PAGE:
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Title- Women as Wives, Mothers and Daughters: A Study of Manju Kapur’s Difficult Daughters

Dr Mamta

Assist. Prof. (English)  

Pt.CLS Govt. PG College,

Karnal, India

Rajender Singh

Assist. Prof. (English)

Govt. College Jind, India


Being a woman in this predominantly patriarchal world is as difficult as it is impossible. The female of the human species is never a woman alone. She must be something else before being that- either a mother or a daughter or a wife or, with a very limited chance of acceptability, a beloved.  Seldom has the male been troubled by the predicament which has always beset his female counterpart. He does not need to be someone’s son or husband for an identity.  Now, a woman just can’t be a woman alone. This has been the misery of female existence since the beginning of civilization. Even literature, to a great extent, can be accused of forwarding stereotyped images of womenfolk. Manju Kapur in her novel Difficult Daughters breaks the confines of this historical prejudice when her female characters trespass their well-defined social roles. This paper intends to present a study of the novel which takes the reader deep into the complex world of female psychology. Her ladies stand tall and emerge as social outlaws; but on the other hand, while moving about from kitchen to the backyard inside the for walls of the house, they  appear as mere social archetypes.  

Keywords: Women, Wives, Daughters, Social Roles, Trespass.


The male of the human species is lucky. Seldom has he been troubled by the predicament which has always beset his female counterpart. Hitler was, is and will remain one and only Hitler, no reference is required. Gandhiji will always be Gandhiji. Again, he does not, and did not, need to be someone’s son or husband for an identity. The names suffice. Now, a woman just can’t be a woman alone. She must be something else before being that- either a mother or a daughter or a wife or, with a very limited chance of acceptability, a beloved. This has been the misery of female existence since the beginning of civilization. We are in the 21st century but little has changed- or only a little, may be. Even literature, to a great extent, can be accused of forwarding stereotyped images of womenfolk either as a mistress, a wife, a mother, or as an object of desire and attraction. Manju Kapur in her novel Difficult Daughters makes a brave effort to break the confines of this historical prejudice when her female characters try to trespass their well-defined social roles. This paper intends to present a study of the novel which takes the reader deep into the complex world of female psychology. On the one hand her ladies stand tall and emerge as social outlaws, on the other hand they are bogged down by the burden of collective consciousness and while moving about from kitchen to the backyard inside the for walls of the house they  appear as mere social archetypes.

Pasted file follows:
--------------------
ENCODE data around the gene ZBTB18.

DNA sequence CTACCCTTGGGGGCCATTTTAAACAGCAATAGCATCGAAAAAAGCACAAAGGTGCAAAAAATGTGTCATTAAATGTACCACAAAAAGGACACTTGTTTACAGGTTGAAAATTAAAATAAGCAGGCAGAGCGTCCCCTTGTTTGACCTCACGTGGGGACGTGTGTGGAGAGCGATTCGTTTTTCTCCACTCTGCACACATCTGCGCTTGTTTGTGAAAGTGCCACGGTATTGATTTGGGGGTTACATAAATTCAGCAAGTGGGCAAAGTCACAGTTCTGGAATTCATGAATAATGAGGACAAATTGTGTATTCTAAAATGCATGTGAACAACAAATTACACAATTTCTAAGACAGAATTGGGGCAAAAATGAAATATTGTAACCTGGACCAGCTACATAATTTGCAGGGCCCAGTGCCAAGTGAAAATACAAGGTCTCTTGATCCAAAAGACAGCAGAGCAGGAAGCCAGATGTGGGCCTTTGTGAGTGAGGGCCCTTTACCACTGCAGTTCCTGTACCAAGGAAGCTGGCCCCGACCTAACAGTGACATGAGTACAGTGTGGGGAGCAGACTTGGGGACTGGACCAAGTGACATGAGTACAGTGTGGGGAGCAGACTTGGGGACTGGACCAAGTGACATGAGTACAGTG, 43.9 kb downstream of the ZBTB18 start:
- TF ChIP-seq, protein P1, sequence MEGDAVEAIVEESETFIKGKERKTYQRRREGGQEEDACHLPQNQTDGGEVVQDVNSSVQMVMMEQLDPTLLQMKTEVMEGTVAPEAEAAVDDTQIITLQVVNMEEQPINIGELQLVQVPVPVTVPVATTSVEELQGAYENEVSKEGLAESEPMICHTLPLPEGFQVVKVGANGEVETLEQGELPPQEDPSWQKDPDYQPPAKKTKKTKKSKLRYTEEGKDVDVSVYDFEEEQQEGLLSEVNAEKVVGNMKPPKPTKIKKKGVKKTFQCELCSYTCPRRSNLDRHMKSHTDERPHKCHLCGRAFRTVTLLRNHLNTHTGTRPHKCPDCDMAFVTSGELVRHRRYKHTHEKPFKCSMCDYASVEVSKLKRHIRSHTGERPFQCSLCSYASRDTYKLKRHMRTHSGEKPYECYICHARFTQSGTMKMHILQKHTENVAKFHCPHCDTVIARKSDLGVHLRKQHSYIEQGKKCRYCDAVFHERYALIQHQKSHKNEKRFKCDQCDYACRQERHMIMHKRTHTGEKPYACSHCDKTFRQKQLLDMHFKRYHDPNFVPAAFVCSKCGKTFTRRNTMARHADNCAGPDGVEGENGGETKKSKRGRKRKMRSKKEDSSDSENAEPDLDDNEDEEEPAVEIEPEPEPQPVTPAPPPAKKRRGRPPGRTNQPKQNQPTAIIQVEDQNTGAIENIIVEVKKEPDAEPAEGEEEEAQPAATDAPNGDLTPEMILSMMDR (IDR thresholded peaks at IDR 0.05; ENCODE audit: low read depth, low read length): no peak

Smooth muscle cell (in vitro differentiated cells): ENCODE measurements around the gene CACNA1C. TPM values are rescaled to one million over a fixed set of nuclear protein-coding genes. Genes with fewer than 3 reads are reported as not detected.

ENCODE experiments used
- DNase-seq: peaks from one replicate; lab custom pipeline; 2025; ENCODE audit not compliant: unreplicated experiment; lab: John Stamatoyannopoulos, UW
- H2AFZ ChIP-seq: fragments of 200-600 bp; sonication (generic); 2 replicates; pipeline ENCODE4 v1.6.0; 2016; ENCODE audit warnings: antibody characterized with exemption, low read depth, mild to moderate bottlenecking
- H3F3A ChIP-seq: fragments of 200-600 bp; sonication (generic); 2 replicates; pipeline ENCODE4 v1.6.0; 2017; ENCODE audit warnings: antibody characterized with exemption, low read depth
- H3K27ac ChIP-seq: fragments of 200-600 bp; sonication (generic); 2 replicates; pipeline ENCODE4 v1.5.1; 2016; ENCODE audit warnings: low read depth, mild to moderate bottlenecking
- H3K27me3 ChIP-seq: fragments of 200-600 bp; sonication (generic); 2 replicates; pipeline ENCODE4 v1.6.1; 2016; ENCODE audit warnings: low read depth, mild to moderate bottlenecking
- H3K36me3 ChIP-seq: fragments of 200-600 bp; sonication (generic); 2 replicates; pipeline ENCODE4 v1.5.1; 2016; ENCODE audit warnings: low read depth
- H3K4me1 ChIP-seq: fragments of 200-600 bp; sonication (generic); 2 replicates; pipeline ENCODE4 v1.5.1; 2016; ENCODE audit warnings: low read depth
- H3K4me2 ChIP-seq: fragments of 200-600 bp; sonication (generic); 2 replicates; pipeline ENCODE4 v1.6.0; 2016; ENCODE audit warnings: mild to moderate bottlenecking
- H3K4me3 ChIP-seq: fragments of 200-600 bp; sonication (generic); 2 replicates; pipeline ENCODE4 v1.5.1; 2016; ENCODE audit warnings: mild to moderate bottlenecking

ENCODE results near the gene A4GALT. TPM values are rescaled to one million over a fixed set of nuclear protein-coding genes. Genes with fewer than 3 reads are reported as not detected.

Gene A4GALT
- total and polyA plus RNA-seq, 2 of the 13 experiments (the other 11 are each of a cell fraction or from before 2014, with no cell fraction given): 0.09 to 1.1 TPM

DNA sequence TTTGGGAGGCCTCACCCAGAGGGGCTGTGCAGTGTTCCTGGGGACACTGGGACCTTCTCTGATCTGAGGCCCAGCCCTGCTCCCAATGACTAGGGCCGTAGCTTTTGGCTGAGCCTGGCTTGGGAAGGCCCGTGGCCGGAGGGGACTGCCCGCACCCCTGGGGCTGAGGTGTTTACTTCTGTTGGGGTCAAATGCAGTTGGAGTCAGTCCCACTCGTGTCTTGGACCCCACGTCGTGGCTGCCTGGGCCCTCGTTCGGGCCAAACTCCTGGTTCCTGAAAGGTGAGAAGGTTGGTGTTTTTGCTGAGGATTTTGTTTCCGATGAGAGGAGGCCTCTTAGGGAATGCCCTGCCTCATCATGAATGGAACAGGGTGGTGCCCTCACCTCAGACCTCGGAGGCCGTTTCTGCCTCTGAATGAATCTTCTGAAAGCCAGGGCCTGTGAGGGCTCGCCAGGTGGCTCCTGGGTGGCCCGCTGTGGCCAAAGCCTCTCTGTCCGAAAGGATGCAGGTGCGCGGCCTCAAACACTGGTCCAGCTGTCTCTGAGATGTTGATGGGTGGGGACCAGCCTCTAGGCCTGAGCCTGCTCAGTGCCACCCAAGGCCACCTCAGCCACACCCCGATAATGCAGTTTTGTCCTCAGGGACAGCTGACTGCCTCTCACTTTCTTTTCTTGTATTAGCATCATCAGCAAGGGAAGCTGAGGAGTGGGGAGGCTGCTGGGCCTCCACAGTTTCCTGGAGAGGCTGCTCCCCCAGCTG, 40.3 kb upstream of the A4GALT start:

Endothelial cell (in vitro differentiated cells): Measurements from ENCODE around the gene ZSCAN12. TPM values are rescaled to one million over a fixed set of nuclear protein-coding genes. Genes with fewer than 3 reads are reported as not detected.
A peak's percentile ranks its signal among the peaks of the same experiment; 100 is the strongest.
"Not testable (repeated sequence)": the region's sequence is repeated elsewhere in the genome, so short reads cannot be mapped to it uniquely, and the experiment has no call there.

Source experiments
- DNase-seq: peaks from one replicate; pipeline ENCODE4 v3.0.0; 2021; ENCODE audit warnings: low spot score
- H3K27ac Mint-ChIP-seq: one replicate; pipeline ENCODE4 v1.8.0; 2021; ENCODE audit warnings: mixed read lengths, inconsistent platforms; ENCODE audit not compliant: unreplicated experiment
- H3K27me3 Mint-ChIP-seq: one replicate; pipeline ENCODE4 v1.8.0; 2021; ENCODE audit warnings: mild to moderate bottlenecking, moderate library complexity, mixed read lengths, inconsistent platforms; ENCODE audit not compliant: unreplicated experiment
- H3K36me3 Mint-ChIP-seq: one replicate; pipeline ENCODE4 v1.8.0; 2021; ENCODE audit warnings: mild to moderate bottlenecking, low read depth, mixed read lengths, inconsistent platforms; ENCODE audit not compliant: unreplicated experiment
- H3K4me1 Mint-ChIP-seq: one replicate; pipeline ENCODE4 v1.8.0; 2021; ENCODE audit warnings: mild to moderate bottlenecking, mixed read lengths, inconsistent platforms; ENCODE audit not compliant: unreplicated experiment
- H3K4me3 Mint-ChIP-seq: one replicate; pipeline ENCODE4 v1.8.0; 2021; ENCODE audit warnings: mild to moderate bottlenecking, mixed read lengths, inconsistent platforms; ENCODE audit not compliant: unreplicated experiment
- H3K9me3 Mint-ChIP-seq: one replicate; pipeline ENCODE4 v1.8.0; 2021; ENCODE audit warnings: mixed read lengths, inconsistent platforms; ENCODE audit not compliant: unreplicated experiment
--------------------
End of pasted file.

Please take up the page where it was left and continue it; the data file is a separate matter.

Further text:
Difficult Daughters, published in 1998, was the first novel by the celebrated Indian novelist Manju Kapur. This novel established her as one of the major voices on the literary horizon. This novel was followed by other equally successful and critically acclaimed books like A Married Woman, Independent, Home, The Immigrant, Custody, and the recently published novel Brothers. Difficult Daughters received tremendous international acclaim and won the Commonwealth Prize for First Novels when a well-known English publishing house published it after its rejection by a number of Indian publishers. This novel tells us a simple story movingly. It takes the reader into the intimate world of its women where in the pre-partition Indian cities of Amritsar and Lahore these ladies deal with their sorrows, compromises and the intermittent moments of pleasure. The novel has a long list of characters but its whole spectrum is dominated by its female characters who come across the readers in various capacities. Kasturi, Virmati, Ida, Lajwanti, Shankutala, Ganga, Kishori Devi, Swarna Lata, Indumati, Gunmati, Hemavati, Vidyavati and Parvati are among the major and minor characters who tread the course of the action in the novel. These women in the novel are divided into three generations according to their values, mindsets and their reactions to different developments and situations in which they are placed. Among them are the women who are mere social archetypes. They also include those women characters who make a sincere effort in order to cross the patriarchal threshold but fall in line ultimately. Then there is a group of female characters who symbolise the new, outgoing and librated India. These characters think for themselves and take their own decisions.

The very opening lines of the novel, “The one thing I had wanted was not to be like my mother. Now she was gone and I stared at fire that rose from her shrivelled body...” (01), put a daughter and her mother in a sharp contrast. The daughter, despite her love and care for the mother and her being half-dead on the mother’s death, does not want to be like her mother. This novel is in fact the story of Virmati, the protagonist, with whose death the novel opens. Ida, her educated and modern daughter, having cremated her mother feels an urge to know her mother more intimately. For this purpose, she makes a visit to her maternal uncles and aunts, hoping that she would be able to find out more and more about her, and her tale of struggle and sorrows. This adventure, which is also a pressing moral and psychological need for a divorced and childless woman, takes us deep into the social, moral, financial and psychological world of its women characters belonging to different environments.